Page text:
April’s Bluebells

Looking at the bluebell photographs that I never got around to posting last year, two things stick out: this year’s bluebells came up over two weeks earlier than last year, and they did not get nibbled by ravenous rabbits. There are limits to what they will eat after all.

In 2023, the rabbits tried a few newly erupted bluebells, and decided there were other, tastier morsels growing in the yard. The two nibbled sprouts are circled. Photographed on March 26, 2023.

Continue reading “April’s Bluebells”

Editing the Hosta Border—Deadheading and Tidying

The bluebells were the splashy stars of April, but by mid-May, they are winding down.

The mature bluebells have no pink left. The two thin white lines are all that remains of two fertilized flowers—these are the pistals. Photographed on May 14, 2019.

They go fast at this point. Continue reading “Editing the Hosta Border—Deadheading and Tidying”

Cloudy and 37°F. Again.

We have been stuck in a cold and dreary weather pattern, and I have been poking around for days looking for something beyond Scilla bifolia ‘Rosea’ and snowdrops when the sun peeks out.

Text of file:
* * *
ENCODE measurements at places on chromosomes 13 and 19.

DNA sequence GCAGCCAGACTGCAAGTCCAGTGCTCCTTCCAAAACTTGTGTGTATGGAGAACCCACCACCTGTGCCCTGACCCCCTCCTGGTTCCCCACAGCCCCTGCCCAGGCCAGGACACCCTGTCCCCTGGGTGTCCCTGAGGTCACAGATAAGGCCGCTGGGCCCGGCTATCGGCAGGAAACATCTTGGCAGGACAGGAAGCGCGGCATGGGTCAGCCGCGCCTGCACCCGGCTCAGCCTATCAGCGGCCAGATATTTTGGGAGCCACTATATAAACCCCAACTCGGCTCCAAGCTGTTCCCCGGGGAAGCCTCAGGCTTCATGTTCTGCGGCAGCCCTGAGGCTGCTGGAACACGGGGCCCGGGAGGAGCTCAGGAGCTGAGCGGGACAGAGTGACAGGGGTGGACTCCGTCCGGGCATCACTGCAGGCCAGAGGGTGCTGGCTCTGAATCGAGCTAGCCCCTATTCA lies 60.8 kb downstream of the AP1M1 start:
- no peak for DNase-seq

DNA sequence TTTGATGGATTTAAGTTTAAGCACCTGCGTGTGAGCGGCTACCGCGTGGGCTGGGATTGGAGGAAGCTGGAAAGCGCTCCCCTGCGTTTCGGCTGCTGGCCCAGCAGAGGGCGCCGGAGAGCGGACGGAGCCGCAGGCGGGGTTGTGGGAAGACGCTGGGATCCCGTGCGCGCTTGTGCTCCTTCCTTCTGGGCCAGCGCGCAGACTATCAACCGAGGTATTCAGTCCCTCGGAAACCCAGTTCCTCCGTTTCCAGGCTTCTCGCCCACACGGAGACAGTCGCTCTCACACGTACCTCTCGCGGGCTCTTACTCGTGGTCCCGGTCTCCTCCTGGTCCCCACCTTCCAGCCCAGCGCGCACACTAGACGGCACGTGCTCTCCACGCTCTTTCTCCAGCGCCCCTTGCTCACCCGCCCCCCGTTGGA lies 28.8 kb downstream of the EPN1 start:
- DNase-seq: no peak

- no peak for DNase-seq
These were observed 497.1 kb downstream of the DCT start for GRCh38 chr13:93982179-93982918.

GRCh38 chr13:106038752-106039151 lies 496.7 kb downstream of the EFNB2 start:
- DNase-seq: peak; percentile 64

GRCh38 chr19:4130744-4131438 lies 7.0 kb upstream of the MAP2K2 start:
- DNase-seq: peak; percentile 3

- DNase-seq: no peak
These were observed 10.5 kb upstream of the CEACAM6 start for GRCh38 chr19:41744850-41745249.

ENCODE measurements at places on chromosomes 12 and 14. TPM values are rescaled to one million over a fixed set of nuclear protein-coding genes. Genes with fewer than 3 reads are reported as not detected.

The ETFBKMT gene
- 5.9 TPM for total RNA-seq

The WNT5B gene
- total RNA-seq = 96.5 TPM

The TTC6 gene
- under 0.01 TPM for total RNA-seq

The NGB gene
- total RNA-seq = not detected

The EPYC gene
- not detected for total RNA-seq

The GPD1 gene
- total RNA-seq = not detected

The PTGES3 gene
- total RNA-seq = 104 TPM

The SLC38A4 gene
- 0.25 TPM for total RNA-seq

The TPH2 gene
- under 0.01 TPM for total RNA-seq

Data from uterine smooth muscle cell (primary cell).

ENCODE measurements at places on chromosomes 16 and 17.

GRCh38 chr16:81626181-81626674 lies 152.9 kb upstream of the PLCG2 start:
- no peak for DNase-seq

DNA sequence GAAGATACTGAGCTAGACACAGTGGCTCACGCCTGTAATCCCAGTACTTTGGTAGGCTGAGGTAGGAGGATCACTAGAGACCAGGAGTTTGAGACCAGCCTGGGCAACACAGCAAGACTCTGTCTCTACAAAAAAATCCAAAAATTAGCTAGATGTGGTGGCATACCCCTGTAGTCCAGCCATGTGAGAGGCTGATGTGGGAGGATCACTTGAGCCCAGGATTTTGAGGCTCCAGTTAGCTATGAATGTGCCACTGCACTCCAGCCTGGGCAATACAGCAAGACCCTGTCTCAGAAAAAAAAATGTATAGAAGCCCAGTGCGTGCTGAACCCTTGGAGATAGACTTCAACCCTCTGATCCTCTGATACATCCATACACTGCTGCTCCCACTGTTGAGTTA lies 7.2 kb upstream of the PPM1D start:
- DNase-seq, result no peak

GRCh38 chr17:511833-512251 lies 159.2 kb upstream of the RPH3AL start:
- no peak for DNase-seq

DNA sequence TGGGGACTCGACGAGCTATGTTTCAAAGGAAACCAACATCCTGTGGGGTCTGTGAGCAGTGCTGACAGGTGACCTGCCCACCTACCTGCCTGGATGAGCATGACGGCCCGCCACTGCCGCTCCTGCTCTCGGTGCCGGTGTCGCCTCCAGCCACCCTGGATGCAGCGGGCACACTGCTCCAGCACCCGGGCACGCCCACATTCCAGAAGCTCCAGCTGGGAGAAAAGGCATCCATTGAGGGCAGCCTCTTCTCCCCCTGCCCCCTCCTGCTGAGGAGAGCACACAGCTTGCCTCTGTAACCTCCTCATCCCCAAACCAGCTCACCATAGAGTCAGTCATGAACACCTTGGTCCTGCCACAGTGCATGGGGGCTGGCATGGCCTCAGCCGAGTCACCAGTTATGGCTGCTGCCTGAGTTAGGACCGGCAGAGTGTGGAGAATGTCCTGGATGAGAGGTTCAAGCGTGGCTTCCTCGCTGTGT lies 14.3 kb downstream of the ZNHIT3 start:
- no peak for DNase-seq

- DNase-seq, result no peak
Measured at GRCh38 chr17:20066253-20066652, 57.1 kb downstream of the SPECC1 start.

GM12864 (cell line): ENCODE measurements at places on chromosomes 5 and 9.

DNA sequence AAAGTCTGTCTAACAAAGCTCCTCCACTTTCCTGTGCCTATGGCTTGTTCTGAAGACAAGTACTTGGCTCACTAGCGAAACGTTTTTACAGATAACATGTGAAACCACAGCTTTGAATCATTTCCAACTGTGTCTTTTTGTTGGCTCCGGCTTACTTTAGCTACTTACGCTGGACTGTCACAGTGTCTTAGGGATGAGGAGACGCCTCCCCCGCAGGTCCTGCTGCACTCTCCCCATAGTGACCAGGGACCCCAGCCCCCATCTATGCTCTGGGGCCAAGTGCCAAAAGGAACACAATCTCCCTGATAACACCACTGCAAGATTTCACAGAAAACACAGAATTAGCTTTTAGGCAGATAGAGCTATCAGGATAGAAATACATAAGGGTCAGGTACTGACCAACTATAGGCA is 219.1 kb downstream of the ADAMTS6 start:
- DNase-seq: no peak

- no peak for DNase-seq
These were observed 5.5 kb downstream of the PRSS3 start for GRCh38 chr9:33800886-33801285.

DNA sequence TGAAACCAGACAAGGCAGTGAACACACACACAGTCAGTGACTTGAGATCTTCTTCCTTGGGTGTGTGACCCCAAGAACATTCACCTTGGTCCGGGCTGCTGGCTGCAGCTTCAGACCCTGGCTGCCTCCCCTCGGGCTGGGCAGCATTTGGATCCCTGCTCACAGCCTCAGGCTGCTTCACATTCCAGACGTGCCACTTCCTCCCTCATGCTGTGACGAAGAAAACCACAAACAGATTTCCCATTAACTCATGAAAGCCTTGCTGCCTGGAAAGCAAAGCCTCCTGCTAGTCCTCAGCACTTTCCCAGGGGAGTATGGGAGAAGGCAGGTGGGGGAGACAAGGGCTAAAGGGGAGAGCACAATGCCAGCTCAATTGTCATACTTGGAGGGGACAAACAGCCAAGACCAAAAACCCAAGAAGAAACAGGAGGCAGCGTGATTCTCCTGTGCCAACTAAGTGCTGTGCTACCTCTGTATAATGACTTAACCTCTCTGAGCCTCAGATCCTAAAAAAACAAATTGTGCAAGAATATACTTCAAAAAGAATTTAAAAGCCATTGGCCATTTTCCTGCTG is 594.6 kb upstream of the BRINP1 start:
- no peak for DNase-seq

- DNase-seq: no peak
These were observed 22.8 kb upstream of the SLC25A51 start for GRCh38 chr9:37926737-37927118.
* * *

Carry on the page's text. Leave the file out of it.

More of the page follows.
Early Spring Bulbs

This year, the snowdrops bloomed first. The squirrels have done a pretty good job of spreading them out.

Photograph of a clump of snowdrops that have bursted through leaf cover and bloomed.
Snowdrops under a woody Caryopteris. Photographed March 25, 2018.

The Scilla bifolia ‘Rosea’ have survived the extremely heavy layer of leaves that I put on their bed in the hopes of tamping down their exuberance.

Scilla bifolia ‘Rosea’ in bloom. Photographed April 2, 2018.

They are really beautiful, but their multiplicative tendencies are positively alarming. They are blooming in the lawn under the silver maple and in a big mass under the witch hazel. Continue reading “Cloudy and 37°F. Again.”

Spring Ephemera Are Changing Rapidly

It’s been just a few chilly, rainy days since my previous post on spring ephemera, and the changes are dramatic. Yesterday brought wet snowflakes that melted on contact; I’m hoping that was our April snowstorm. We did not get the 1–3 inches that the meteorologist postulated, but the ground is quite soggy. There will be no plant rearranging this weekend. Revisiting the same plant species as in the previous post, I find bigger plants and lots of flower buds. Continue reading “Spring Ephemera Are Changing Rapidly”